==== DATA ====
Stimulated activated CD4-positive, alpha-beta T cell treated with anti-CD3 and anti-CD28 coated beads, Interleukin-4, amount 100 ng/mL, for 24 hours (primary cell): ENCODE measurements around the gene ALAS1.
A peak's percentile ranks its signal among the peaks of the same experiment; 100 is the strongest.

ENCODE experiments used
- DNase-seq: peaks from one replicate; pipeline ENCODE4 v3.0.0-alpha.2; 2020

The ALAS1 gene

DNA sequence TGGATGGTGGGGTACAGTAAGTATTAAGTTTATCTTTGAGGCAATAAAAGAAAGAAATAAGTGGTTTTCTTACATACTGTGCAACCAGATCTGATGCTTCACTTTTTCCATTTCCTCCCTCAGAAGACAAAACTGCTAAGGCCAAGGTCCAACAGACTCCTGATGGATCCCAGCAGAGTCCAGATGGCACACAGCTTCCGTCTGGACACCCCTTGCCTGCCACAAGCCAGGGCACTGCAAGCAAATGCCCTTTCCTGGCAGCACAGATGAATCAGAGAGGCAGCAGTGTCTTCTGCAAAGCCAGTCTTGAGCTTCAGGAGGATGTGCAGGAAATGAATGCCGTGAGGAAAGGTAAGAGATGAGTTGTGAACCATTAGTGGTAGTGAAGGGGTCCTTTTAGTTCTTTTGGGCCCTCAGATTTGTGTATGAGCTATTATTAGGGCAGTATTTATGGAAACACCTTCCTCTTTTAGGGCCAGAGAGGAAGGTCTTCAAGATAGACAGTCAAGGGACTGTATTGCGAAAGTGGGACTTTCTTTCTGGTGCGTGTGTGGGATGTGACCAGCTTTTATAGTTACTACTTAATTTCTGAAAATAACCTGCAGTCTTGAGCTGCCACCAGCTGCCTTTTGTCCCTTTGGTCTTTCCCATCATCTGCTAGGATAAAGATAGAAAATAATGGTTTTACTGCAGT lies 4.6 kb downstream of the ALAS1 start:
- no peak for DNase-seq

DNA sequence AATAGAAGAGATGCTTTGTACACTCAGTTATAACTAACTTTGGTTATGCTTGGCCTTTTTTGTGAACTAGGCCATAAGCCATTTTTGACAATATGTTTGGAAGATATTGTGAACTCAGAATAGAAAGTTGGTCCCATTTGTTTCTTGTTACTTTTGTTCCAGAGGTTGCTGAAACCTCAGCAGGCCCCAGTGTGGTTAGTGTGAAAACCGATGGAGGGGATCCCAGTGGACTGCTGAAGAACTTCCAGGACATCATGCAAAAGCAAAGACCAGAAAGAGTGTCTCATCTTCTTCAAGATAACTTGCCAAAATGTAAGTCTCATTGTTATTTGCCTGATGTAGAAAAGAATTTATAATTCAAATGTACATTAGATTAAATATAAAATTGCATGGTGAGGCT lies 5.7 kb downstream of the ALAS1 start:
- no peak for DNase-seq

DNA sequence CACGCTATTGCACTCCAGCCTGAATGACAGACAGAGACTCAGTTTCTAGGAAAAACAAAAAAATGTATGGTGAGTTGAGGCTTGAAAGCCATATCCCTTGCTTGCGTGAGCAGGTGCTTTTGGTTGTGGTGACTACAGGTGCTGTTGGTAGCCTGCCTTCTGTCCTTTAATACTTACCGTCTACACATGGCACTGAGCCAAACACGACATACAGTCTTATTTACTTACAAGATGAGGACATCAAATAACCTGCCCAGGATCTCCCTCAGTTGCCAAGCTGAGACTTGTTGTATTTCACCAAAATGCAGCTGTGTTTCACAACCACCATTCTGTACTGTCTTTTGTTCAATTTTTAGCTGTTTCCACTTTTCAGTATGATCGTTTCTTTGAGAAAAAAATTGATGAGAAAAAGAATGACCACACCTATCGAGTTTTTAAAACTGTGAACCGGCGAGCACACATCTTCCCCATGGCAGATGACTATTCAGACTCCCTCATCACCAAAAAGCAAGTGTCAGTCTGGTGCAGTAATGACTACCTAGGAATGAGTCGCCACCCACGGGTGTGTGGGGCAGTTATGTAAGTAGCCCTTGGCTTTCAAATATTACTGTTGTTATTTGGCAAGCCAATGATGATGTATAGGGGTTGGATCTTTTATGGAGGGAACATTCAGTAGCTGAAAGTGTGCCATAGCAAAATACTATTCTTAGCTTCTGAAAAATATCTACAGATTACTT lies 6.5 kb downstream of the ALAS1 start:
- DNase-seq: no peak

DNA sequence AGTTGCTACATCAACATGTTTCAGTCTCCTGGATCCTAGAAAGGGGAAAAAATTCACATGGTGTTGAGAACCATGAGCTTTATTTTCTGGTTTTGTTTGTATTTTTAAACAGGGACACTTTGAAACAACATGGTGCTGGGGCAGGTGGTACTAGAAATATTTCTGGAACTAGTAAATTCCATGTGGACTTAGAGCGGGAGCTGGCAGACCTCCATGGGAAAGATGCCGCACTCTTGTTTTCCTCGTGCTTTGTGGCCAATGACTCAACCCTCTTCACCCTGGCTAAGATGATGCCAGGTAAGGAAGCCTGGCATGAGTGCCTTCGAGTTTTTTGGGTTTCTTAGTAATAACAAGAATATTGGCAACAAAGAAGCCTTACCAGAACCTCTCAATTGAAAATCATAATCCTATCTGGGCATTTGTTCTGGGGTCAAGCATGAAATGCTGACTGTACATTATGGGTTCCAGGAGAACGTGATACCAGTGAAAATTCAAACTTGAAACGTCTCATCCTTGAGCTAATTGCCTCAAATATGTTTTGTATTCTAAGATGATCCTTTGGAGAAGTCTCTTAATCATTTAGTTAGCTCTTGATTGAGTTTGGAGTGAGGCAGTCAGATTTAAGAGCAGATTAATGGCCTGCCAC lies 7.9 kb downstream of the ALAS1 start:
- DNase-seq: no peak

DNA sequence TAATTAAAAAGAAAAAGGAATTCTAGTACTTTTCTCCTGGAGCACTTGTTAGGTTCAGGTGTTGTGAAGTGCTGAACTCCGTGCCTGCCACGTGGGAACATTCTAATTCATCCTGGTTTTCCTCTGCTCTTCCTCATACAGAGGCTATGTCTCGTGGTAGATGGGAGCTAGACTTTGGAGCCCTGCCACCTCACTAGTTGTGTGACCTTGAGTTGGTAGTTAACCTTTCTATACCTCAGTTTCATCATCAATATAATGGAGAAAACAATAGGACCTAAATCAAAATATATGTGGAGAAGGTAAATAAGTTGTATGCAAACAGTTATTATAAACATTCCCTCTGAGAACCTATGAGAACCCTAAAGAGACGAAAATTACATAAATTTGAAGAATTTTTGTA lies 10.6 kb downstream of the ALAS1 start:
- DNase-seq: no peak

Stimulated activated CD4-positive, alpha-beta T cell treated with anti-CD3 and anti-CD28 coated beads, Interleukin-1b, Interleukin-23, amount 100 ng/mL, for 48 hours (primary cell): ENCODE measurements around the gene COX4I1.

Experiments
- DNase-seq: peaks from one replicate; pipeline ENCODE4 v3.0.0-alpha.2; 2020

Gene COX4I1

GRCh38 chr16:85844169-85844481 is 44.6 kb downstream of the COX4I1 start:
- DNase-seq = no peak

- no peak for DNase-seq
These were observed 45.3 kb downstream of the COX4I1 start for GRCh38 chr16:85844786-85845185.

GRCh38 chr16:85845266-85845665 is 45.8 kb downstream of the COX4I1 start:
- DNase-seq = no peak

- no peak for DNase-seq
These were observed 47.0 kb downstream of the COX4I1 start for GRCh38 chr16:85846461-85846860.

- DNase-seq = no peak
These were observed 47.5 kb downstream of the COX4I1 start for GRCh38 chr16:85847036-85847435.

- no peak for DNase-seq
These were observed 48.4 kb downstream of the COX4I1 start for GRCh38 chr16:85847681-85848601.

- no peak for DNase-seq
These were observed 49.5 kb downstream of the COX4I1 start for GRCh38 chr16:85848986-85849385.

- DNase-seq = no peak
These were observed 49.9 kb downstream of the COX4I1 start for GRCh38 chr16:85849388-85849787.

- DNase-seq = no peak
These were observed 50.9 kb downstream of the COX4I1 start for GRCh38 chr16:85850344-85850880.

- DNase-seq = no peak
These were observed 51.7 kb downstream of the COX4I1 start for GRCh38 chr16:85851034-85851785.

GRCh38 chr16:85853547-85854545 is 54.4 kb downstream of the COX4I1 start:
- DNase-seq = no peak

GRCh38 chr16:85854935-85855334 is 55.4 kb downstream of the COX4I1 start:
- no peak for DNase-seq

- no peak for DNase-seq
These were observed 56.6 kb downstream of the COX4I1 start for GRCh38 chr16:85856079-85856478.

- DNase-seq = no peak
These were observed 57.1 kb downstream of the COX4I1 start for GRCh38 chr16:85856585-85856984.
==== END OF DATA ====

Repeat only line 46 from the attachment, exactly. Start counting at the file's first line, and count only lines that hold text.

- DNase-seq = no peak